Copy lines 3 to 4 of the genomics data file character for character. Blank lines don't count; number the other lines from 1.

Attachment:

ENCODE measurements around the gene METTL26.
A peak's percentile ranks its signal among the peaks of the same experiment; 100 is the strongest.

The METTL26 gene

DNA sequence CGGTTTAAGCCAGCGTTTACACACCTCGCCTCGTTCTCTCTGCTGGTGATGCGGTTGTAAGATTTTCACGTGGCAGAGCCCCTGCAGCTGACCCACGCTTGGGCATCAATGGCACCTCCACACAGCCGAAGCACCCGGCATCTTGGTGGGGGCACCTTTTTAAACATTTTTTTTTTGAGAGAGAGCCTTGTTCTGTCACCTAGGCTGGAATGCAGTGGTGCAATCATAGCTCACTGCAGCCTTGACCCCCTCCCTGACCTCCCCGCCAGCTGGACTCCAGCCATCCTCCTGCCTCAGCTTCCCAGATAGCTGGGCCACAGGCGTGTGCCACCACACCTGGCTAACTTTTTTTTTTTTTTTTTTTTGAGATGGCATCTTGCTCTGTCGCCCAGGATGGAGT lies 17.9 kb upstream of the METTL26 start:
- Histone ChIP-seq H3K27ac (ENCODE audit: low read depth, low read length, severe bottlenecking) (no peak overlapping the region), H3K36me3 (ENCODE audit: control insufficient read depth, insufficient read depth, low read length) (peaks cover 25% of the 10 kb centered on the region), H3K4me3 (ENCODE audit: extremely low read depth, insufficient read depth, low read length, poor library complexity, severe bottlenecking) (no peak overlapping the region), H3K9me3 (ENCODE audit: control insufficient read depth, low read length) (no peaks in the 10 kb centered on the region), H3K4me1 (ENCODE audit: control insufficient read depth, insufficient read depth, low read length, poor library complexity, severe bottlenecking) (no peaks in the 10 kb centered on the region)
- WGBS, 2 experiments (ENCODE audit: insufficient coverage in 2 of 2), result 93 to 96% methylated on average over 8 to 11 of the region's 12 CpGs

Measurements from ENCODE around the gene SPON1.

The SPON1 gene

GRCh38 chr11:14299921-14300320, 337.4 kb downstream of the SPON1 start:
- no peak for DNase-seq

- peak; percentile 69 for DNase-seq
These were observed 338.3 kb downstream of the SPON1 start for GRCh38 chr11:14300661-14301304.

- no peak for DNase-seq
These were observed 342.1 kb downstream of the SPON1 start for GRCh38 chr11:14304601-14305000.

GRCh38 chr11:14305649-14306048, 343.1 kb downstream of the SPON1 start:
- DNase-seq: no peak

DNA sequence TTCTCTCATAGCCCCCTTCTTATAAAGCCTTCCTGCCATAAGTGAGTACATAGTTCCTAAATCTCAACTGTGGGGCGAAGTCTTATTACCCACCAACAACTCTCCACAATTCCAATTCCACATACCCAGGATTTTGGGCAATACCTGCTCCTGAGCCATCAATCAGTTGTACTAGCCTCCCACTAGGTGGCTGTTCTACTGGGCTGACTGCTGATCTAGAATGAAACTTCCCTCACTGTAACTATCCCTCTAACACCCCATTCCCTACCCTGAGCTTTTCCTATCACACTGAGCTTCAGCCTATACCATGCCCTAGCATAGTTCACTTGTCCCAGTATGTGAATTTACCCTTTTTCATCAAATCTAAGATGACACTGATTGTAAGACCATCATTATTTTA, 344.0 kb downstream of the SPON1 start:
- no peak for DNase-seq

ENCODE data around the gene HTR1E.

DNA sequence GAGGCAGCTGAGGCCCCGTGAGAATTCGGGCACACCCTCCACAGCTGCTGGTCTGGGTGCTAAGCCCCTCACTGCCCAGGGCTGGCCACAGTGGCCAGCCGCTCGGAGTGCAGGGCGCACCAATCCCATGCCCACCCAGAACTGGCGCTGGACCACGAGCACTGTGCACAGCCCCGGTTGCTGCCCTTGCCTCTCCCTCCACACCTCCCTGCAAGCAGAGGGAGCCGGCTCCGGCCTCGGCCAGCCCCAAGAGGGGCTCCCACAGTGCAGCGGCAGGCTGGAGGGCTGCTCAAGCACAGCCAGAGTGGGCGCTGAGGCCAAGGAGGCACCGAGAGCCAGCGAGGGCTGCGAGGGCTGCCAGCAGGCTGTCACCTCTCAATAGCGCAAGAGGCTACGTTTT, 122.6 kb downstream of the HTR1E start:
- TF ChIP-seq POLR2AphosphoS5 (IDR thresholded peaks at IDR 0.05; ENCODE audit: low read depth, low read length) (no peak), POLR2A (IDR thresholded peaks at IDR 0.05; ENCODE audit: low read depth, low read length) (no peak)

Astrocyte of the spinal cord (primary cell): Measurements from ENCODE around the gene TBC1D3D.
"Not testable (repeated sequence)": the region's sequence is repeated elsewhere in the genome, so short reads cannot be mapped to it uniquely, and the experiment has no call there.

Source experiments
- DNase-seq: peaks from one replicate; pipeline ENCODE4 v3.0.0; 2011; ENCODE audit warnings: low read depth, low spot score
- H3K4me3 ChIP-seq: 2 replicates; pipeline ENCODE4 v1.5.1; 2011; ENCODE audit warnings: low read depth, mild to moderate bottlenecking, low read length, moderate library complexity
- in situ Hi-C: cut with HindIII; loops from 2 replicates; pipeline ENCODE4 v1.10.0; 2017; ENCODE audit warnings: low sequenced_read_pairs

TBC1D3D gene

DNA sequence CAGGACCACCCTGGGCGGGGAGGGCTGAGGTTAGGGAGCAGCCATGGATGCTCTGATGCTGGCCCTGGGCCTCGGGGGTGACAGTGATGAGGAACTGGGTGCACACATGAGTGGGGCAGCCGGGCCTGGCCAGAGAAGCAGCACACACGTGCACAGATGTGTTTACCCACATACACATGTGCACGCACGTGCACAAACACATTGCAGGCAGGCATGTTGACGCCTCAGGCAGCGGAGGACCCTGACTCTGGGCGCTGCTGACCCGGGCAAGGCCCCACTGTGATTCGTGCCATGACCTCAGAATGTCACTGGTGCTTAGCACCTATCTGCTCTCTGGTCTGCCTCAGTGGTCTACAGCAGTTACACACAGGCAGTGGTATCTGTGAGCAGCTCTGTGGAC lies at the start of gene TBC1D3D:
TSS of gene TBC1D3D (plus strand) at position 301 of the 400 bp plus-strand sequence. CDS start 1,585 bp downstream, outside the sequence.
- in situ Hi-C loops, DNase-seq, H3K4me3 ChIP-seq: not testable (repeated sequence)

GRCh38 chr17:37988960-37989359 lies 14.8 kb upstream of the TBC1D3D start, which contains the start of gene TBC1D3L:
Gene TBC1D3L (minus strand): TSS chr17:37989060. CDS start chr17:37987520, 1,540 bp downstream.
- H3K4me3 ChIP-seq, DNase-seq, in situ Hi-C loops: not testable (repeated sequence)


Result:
The METTL26 gene

DNA sequence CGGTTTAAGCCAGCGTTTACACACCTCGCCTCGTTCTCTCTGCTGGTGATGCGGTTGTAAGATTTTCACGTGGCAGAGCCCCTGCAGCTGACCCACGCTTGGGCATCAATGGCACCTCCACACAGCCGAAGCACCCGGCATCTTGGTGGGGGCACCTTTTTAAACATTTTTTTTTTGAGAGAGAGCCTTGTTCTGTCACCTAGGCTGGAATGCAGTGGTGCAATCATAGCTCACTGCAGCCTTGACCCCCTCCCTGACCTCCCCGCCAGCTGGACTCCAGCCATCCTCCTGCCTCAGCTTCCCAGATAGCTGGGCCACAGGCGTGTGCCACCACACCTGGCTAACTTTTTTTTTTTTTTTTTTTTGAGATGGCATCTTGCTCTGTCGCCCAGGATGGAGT lies 17.9 kb upstream of the METTL26 start: